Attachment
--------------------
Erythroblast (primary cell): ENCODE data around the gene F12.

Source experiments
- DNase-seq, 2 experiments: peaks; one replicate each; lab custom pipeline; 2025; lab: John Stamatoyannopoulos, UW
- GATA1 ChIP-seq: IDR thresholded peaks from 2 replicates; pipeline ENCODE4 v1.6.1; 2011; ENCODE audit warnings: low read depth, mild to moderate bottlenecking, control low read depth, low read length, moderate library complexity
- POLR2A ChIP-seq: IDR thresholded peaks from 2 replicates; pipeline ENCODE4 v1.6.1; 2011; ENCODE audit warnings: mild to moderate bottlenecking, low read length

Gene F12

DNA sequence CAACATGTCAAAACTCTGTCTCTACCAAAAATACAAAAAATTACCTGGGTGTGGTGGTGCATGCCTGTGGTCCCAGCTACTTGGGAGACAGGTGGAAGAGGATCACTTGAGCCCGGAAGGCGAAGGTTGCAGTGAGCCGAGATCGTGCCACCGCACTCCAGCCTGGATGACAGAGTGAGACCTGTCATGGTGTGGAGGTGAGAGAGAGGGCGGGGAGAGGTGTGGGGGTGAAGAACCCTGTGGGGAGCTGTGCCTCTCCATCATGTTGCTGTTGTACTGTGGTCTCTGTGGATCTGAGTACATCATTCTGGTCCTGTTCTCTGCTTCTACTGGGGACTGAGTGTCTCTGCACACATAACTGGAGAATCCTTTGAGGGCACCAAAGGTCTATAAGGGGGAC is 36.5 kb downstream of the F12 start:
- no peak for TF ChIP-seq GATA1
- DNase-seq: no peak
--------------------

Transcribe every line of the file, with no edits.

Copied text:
Erythroblast (primary cell): ENCODE data around the gene F12.

Source experiments
- DNase-seq, 2 experiments: peaks; one replicate each; lab custom pipeline; 2025; lab: John Stamatoyannopoulos, UW
- GATA1 ChIP-seq: IDR thresholded peaks from 2 replicates; pipeline ENCODE4 v1.6.1; 2011; ENCODE audit warnings: low read depth, mild to moderate bottlenecking, control low read depth, low read length, moderate library complexity
- POLR2A ChIP-seq: IDR thresholded peaks from 2 replicates; pipeline ENCODE4 v1.6.1; 2011; ENCODE audit warnings: mild to moderate bottlenecking, low read length

Gene F12

DNA sequence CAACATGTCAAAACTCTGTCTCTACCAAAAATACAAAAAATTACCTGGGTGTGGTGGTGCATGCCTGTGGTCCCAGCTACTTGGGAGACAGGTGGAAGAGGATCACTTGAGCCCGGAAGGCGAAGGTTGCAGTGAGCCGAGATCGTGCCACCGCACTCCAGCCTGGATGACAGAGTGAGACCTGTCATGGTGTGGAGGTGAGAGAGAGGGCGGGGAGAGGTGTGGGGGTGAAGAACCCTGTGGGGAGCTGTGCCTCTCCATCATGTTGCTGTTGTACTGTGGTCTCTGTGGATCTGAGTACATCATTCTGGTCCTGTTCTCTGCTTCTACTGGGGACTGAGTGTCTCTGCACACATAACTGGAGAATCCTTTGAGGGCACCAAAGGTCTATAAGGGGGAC is 36.5 kb downstream of the F12 start:
- no peak for TF ChIP-seq GATA1
- DNase-seq: no peak